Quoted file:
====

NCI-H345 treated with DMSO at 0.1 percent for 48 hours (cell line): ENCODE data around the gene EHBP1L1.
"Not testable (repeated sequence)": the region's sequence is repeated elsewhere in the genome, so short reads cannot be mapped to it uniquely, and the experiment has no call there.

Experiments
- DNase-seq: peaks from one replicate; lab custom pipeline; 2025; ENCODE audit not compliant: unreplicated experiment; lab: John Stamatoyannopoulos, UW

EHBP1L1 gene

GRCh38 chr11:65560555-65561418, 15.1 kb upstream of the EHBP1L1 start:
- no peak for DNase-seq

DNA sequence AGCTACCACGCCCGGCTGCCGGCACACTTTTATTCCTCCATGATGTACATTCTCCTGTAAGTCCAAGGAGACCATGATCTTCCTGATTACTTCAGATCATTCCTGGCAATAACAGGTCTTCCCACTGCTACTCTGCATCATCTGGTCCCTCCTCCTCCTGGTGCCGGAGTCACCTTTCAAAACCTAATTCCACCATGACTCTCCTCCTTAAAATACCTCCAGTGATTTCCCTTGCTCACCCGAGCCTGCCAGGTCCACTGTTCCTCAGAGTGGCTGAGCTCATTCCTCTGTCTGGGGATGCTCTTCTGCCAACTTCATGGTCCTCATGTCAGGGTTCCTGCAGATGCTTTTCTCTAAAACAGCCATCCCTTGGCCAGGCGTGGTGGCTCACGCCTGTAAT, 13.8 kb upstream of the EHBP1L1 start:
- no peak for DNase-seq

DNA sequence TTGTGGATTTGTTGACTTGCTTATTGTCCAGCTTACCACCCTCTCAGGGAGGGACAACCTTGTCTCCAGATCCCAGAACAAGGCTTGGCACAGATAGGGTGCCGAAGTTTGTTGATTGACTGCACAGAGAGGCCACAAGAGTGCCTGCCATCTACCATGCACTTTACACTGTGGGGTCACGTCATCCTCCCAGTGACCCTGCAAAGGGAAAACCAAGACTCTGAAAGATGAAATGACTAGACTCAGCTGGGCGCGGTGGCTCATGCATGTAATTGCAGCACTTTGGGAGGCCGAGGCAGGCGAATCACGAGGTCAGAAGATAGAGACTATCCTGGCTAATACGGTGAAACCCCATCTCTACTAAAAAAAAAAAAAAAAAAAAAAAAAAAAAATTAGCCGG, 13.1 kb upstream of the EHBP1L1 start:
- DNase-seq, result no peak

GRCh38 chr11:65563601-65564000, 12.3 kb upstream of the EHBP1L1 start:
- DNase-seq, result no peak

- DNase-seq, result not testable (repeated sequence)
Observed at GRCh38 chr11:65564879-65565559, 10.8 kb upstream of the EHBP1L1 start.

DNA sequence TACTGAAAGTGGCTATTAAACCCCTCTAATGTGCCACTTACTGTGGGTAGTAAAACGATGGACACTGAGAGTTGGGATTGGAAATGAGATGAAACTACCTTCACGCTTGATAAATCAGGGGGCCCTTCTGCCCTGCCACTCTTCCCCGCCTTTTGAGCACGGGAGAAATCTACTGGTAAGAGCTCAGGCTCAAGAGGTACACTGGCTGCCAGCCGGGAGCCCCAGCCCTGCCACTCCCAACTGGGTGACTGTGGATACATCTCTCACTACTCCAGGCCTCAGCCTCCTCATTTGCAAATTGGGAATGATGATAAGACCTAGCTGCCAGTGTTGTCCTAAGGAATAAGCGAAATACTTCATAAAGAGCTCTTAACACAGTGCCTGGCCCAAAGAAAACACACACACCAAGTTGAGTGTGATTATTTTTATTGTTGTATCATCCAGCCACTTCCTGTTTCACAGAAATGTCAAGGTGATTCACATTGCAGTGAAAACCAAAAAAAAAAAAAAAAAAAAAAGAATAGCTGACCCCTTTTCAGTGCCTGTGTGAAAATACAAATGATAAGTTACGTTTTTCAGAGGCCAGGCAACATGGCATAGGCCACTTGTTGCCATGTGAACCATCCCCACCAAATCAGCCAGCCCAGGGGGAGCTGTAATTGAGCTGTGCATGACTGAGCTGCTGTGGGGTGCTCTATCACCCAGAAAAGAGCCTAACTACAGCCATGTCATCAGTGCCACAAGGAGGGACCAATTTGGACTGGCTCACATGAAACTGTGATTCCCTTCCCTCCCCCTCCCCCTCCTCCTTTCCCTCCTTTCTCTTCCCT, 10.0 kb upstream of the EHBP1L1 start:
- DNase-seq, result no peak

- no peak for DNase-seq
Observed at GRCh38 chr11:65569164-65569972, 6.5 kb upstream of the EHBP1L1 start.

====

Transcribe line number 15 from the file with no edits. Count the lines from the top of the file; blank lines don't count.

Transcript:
Observed at GRCh38 chr11:65564879-65565559, 10.8 kb upstream of the EHBP1L1 start.